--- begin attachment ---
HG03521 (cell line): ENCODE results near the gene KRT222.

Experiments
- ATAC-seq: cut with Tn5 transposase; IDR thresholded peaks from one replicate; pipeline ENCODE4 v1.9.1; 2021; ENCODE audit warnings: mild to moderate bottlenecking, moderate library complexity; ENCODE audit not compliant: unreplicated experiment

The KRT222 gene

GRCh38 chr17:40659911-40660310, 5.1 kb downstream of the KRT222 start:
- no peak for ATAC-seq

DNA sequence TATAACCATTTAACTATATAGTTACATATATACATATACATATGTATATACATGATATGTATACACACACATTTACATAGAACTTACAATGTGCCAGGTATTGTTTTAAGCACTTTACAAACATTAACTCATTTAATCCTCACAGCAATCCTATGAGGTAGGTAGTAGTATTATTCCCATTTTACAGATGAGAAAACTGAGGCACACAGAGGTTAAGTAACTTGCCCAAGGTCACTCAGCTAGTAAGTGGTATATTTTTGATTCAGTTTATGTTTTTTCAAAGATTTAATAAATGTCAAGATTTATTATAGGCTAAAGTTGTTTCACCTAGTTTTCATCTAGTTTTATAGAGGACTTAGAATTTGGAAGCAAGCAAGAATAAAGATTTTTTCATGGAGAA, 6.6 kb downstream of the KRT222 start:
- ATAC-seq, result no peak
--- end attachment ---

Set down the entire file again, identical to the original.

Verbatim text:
HG03521 (cell line): ENCODE results near the gene KRT222.

Experiments
- ATAC-seq: cut with Tn5 transposase; IDR thresholded peaks from one replicate; pipeline ENCODE4 v1.9.1; 2021; ENCODE audit warnings: mild to moderate bottlenecking, moderate library complexity; ENCODE audit not compliant: unreplicated experiment

The KRT222 gene

GRCh38 chr17:40659911-40660310, 5.1 kb downstream of the KRT222 start:
- no peak for ATAC-seq

DNA sequence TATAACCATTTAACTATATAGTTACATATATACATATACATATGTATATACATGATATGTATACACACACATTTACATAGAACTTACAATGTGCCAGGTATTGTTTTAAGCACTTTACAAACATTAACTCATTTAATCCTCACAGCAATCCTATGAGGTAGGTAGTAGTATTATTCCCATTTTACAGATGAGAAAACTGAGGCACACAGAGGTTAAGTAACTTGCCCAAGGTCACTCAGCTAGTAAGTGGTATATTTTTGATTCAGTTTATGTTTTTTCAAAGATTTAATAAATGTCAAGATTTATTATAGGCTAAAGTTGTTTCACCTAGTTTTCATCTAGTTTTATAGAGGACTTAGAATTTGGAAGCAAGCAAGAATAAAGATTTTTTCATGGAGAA, 6.6 kb downstream of the KRT222 start:
- ATAC-seq, result no peak